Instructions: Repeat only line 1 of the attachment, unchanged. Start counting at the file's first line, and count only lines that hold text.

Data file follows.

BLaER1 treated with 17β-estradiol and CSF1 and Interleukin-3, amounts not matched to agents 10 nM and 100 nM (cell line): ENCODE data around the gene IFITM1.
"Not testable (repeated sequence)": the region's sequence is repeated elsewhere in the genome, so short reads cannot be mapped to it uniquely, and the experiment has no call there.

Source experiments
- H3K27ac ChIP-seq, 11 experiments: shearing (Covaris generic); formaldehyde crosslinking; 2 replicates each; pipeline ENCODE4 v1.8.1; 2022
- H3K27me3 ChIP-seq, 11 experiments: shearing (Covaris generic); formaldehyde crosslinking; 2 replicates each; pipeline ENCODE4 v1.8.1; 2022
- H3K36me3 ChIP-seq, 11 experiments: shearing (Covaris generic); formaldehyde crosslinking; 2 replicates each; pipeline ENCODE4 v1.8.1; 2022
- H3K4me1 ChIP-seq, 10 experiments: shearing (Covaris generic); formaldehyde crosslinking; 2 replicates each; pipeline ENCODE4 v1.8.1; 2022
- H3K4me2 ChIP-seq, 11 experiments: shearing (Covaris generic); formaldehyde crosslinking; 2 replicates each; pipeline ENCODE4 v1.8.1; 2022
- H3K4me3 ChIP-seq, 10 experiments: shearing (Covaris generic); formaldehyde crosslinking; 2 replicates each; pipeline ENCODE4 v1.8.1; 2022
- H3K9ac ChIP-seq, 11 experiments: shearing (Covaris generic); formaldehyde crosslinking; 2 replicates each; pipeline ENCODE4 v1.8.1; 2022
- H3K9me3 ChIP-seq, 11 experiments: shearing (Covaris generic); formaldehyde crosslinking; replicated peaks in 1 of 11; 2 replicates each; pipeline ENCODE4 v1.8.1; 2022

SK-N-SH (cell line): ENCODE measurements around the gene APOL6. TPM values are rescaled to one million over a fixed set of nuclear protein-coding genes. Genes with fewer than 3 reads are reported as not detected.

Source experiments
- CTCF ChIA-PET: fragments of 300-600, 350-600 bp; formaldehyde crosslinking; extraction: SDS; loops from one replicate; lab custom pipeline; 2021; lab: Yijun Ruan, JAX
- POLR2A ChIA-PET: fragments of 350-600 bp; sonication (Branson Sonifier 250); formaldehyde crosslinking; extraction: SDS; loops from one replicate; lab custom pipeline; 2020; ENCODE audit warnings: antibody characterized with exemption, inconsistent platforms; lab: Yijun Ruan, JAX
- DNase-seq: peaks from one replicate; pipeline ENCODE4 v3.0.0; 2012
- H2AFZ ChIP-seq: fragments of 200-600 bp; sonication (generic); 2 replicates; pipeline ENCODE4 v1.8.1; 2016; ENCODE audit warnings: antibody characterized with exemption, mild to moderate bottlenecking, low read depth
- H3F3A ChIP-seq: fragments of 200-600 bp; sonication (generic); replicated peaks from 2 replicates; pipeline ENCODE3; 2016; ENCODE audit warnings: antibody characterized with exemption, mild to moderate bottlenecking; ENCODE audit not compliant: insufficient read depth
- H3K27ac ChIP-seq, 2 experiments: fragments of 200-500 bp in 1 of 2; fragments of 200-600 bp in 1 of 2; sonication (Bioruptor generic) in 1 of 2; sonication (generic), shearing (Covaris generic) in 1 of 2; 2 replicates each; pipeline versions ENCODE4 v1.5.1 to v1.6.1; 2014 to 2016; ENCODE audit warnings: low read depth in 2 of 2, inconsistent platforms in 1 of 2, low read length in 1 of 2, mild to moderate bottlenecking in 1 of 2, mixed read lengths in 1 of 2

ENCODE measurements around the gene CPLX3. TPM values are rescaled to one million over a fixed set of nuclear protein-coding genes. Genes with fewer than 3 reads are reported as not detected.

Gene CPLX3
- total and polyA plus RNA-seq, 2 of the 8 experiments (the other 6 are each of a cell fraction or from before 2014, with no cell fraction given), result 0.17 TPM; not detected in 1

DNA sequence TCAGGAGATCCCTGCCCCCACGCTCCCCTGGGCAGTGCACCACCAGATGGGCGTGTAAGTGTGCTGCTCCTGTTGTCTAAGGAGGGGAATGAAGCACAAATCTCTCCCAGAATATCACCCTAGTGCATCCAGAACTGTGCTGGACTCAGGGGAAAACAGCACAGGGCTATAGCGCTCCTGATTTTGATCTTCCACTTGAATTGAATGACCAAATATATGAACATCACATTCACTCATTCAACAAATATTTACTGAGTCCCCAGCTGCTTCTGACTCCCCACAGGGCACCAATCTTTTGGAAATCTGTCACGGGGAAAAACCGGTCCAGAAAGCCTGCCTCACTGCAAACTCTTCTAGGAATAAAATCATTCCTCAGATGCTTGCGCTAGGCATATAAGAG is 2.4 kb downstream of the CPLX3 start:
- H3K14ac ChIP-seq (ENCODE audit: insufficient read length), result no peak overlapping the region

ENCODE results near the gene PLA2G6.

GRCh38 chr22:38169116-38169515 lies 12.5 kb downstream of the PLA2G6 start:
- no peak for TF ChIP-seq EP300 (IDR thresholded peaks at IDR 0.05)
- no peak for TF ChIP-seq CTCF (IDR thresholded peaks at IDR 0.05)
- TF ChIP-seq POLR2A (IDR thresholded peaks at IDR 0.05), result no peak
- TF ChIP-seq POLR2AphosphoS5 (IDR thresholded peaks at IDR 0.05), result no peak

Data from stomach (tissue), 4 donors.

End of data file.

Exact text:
BLaER1 treated with 17β-estradiol and CSF1 and Interleukin-3, amounts not matched to agents 10 nM and 100 nM (cell line): ENCODE data around the gene IFITM1.